I recently read a current best seller business book called Smarter Faster Better by Charles Duhigg. One of the chapters talks about an experiment in disfluency. Disfluency is (in my own words) when you take something easy and make it harder. But in such a way that the “hardness” of it makes you interact with the process in a new way that has some benefit. For instance the book talks about how psychologists tested whether students who take notes with typing or handwriting retain material better. As you can guess. handwritten notes are harder and don’t capture as much but those students do better.  So, why do hand written notes help students retain more?  It’s because it’s a little bit harder and the students have to interact with the data a little bit more when they write instead of type.

When we started out revamping our budgeting process in 2010 we purposefully didn’t use any automatic software or websites like Quicken or Mint. Partially because they aren’t very good for real budgets and mostly because they make things too easy.  I had been trying both of those tools for some time, but while they automated and graphed our spending in bits and bytes, we were free to easily ignore it.  And we did.  And by ignoring it, we didn’t have a plan.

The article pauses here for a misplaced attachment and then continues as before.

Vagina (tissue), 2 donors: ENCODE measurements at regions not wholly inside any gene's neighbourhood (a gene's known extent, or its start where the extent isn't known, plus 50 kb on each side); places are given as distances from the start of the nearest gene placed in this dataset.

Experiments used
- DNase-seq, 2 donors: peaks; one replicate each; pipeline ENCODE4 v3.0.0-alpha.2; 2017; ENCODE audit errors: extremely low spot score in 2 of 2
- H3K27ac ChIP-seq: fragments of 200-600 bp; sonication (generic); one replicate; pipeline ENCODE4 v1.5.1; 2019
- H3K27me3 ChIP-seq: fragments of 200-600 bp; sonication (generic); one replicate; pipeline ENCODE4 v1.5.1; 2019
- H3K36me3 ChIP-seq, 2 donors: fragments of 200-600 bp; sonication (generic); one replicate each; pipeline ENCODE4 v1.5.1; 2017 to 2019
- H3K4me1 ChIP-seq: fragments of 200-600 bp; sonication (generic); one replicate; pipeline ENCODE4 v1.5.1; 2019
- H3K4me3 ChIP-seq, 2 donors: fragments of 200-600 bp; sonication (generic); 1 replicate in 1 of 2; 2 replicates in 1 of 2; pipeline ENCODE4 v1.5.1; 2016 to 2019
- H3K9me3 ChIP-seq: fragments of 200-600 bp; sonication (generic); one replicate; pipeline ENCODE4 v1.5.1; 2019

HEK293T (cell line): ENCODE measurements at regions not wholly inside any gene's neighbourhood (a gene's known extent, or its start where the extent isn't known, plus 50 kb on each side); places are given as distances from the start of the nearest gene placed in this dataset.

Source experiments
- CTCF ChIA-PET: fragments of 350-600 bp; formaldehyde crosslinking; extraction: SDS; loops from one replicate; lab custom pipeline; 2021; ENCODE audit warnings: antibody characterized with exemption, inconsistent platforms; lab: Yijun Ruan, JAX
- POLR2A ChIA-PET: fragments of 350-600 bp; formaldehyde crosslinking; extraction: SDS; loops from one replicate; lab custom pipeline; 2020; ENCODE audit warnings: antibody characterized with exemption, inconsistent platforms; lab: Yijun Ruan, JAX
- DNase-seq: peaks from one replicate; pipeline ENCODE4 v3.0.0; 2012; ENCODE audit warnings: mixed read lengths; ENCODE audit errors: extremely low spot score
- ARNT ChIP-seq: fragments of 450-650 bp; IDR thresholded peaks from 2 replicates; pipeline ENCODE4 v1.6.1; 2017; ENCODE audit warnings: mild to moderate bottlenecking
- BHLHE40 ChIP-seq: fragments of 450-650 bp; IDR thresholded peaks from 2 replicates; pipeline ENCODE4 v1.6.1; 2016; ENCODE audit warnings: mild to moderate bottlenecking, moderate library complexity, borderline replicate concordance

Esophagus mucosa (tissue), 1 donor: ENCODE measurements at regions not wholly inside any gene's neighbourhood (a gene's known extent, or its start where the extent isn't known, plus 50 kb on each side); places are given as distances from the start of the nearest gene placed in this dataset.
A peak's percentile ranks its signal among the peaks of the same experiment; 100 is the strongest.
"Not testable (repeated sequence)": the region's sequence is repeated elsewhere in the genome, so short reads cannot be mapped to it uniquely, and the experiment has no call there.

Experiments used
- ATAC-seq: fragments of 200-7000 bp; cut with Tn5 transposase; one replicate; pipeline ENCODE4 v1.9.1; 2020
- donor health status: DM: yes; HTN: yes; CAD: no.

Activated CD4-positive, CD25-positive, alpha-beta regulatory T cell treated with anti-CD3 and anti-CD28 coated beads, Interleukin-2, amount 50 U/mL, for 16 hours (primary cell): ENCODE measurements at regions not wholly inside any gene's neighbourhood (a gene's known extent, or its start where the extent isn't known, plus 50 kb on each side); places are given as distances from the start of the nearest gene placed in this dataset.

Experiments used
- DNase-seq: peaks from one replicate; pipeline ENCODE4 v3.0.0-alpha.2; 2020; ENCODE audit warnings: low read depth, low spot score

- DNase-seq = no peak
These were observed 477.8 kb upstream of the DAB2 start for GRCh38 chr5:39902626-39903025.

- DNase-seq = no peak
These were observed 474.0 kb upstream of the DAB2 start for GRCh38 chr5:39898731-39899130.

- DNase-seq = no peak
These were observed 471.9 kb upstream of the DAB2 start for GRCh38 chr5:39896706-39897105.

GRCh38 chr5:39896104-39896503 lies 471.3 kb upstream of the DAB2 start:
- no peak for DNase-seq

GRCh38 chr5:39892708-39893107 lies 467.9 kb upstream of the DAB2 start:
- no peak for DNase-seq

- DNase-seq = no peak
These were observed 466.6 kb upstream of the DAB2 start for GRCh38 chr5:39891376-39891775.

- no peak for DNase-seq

So, we started our budget in excel and removed any auto bill pays. So each week we had to open the mail together, look at our bills on paper and pay them manually. I would pay them, write some notes on each one and my wife would enter the amounts into the budget and file the papers.  It was clunky at first, but it forced us talk about our bills and what we could do to reduce them.  After a while we hit a nice rhythm to our “budget meetings”.  It didn’t feel like work while we chatted and paid bills at the same time.

We also met weekly. It wasn’t easy but we had a lot to learn. And meeting monthly was too easy.

Now, six years later, we have (recently) turned the auto bill-pays back on, but I feel much better because we spent 5 years getting to know our bills intimately and tracking the data very manually.

In an era of automation and “easy buttons”, sometimes making things a little bit hard is a good thing.


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